SUMMARY OF THE INVENTION

It is accordingly an object of this invention to provide a new or improved adaptive control system for an internal combustion engine and also a method of controlling such an engine in which the above-mentioned disadvantages are overcome or reduced.

According to an embodiment of the present invention, there is provided an adaptive control system for a power producing engine having at least one engine control parameter affecting and an engine output and having a drive train combination having at least one resonant frequency. The control system includes a perturbation generator for perturbing intermittently a particular engine control parameter about a base line value in at least one perturbation mode in a given operating mode of the engine which includes said resonant frequency. A measuring means measures the slope or differential of the engine output with respect to the particular control parameter. A control means, responsive to the slope measured by the measuring means, controls one of the engine control parameters so as to obtain a desired value of the slope. The perturbation generator can operate in a further perturbation mode in a further operating mode of the engine to perturb the particular control parameter at a frequency greater than said resonant frequency. The perturbation generator in said at least one perturbation mode can (a) perturb the particular control parameter with a first perturbation, (b) permit a predetermined period to elapse without perturbing the particular control parameter, (c) apply a second perturbation of opposite polarity to that of said first perturbation, and (d) permit another predetermined period to elapse without perturbing said particular control parameter.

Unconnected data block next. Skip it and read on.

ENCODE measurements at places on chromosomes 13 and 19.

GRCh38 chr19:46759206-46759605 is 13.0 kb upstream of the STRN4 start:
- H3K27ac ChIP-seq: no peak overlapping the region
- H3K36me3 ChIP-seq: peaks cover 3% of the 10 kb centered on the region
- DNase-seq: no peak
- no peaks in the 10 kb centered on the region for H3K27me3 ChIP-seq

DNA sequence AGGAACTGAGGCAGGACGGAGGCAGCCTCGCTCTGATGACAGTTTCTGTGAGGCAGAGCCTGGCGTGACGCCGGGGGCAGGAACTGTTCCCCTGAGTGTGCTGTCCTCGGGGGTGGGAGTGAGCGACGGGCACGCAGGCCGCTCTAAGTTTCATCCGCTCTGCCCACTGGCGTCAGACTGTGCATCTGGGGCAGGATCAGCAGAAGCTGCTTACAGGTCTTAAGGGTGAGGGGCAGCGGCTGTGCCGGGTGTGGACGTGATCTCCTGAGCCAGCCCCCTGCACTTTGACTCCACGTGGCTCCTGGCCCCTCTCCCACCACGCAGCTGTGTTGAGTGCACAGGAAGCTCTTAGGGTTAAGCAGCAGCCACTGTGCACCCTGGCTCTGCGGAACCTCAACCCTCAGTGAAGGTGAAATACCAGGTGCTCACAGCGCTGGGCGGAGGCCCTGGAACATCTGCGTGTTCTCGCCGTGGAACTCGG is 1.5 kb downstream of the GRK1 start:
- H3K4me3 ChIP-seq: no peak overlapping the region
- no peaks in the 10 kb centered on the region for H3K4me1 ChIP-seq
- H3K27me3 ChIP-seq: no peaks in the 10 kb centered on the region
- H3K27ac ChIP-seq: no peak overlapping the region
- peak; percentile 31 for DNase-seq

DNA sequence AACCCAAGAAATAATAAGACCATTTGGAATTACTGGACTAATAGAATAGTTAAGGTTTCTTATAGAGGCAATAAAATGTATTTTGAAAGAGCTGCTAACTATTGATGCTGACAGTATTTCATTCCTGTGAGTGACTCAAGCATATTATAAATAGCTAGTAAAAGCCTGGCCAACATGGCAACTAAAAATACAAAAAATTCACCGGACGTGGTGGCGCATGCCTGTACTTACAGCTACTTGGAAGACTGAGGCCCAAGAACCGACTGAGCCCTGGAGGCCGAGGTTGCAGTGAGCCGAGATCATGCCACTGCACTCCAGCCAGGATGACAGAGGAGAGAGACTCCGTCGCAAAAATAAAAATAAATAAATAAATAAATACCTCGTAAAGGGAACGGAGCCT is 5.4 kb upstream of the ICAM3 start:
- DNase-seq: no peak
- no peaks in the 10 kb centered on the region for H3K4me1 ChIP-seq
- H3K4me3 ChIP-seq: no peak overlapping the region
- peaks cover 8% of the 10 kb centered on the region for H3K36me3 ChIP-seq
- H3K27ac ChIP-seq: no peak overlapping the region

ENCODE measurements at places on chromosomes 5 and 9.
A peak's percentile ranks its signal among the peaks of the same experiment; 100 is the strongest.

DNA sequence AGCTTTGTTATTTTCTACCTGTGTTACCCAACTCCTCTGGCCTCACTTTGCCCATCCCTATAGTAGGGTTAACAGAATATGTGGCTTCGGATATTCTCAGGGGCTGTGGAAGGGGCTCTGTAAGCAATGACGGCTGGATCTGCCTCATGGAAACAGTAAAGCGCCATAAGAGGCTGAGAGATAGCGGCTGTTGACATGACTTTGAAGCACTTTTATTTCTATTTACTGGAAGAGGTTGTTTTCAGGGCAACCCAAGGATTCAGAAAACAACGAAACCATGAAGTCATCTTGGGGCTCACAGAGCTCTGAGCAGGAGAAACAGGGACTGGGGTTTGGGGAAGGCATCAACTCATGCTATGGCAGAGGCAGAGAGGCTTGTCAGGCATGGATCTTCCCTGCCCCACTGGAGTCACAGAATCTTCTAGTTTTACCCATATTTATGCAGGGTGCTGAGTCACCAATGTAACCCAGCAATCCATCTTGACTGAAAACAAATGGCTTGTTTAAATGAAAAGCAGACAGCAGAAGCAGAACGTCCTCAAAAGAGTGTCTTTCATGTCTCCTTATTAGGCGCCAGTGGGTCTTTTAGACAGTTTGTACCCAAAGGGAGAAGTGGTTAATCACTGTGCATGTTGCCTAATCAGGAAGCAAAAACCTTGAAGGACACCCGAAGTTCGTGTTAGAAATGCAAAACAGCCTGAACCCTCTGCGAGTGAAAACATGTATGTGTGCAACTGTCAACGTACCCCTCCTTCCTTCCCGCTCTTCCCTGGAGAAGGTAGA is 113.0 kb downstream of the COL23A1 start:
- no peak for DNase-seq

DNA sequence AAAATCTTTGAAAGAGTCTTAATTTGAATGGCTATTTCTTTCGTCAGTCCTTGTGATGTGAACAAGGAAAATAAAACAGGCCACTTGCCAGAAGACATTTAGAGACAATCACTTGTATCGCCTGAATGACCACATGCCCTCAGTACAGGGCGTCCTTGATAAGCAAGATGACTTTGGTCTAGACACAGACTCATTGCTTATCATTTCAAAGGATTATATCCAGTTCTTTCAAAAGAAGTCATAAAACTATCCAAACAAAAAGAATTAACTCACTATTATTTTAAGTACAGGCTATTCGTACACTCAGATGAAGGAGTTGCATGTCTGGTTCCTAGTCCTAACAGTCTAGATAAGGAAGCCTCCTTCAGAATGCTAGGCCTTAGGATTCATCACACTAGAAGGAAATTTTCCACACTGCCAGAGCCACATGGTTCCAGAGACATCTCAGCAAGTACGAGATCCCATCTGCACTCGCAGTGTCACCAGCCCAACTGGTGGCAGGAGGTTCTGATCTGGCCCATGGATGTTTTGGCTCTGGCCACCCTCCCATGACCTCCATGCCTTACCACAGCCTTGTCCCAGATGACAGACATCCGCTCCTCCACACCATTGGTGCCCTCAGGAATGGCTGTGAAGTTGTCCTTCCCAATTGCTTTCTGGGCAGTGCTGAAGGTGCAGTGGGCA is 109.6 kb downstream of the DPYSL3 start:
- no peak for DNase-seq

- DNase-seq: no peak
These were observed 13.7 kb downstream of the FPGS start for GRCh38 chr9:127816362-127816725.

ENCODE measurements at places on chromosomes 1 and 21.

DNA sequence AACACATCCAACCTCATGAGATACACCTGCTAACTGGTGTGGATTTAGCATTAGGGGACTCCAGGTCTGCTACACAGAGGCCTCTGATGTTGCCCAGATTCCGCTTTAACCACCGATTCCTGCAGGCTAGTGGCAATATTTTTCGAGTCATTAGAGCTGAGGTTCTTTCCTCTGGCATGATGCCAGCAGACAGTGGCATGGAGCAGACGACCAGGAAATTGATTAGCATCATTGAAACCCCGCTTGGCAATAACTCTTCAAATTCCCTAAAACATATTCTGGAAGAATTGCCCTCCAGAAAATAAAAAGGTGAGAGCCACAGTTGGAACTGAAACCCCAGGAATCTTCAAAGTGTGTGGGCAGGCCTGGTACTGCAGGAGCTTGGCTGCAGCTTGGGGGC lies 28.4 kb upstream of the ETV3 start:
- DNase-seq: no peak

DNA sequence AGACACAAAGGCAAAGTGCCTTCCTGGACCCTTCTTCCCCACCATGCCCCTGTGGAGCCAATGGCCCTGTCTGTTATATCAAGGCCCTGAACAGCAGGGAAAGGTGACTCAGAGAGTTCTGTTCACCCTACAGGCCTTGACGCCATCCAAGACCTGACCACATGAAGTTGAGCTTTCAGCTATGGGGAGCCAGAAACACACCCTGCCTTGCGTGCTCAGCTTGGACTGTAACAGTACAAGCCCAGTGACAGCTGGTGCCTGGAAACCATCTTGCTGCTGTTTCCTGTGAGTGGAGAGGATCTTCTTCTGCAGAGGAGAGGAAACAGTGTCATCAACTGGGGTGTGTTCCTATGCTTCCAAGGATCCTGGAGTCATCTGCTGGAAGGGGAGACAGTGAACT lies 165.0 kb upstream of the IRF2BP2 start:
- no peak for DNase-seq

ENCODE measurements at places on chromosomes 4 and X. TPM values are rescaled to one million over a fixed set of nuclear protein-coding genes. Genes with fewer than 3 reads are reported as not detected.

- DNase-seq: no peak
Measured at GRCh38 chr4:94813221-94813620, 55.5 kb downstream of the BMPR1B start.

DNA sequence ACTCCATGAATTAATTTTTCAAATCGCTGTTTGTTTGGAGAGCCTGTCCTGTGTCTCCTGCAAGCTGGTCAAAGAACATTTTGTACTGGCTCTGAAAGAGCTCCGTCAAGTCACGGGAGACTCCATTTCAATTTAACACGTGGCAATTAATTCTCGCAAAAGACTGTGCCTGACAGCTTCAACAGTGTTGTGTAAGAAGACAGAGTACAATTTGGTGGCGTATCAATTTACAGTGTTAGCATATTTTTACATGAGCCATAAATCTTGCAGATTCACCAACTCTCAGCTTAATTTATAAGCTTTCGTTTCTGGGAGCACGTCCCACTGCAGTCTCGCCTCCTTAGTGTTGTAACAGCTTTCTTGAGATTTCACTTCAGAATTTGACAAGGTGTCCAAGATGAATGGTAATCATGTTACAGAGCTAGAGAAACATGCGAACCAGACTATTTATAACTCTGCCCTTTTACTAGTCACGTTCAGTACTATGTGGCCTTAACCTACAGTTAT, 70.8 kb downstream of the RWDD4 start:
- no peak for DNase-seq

The system can operate such that the measuring means in a measurement mode corresponding to said at least one perturbation mode creates a series of measurement windows following each perturbation of the particular control parameter, with each of the series of measurement windows occupying part of an interval between successive perturbations of the particular control parameter. The measuring means calculates the slope in accordance with a change in engine output between adjacent ones of the series of measurement windows.

The aforesaid further perturbation mode can be such that the perturbation generator generates a periodic perturbation waveform having said frequency greater than said resonant frequency and applies a first perturbation to the particular control parameter during a first part of each period of said waveform and a second perturbation of opposite polarity to that of the first perturbation to the particular control parameter during a second part of each period of the waveform. The measuring means in a measurement mode corresponding to the further perturbation mode creates a series of contiguous first and second measurement windows associated respectively with the first part and the second part of the perturbation waveform period, with each measurement window lagging its associated part of said period by a predetermined phase shift.